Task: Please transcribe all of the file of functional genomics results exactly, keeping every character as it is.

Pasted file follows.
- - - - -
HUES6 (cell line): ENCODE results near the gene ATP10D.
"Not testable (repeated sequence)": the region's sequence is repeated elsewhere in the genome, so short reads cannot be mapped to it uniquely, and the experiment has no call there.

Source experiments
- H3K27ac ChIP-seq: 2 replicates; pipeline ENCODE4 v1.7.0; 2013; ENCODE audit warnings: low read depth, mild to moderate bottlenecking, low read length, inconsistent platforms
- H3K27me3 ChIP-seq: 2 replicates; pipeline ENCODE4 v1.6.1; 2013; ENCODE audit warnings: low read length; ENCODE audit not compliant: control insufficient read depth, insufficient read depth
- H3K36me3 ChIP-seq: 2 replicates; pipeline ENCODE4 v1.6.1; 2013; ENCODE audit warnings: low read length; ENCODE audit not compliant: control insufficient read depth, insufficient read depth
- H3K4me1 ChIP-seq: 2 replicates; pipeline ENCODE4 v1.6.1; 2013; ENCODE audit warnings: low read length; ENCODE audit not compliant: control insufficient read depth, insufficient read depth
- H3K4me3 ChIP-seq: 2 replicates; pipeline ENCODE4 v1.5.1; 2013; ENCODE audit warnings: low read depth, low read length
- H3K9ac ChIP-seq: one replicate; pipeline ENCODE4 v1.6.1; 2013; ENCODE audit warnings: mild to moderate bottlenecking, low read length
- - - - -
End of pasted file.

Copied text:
HUES6 (cell line): ENCODE results near the gene ATP10D.
"Not testable (repeated sequence)": the region's sequence is repeated elsewhere in the genome, so short reads cannot be mapped to it uniquely, and the experiment has no call there.

Source experiments
- H3K27ac ChIP-seq: 2 replicates; pipeline ENCODE4 v1.7.0; 2013; ENCODE audit warnings: low read depth, mild to moderate bottlenecking, low read length, inconsistent platforms
- H3K27me3 ChIP-seq: 2 replicates; pipeline ENCODE4 v1.6.1; 2013; ENCODE audit warnings: low read length; ENCODE audit not compliant: control insufficient read depth, insufficient read depth
- H3K36me3 ChIP-seq: 2 replicates; pipeline ENCODE4 v1.6.1; 2013; ENCODE audit warnings: low read length; ENCODE audit not compliant: control insufficient read depth, insufficient read depth
- H3K4me1 ChIP-seq: 2 replicates; pipeline ENCODE4 v1.6.1; 2013; ENCODE audit warnings: low read length; ENCODE audit not compliant: control insufficient read depth, insufficient read depth
- H3K4me3 ChIP-seq: 2 replicates; pipeline ENCODE4 v1.5.1; 2013; ENCODE audit warnings: low read depth, low read length
- H3K9ac ChIP-seq: one replicate; pipeline ENCODE4 v1.6.1; 2013; ENCODE audit warnings: mild to moderate bottlenecking, low read length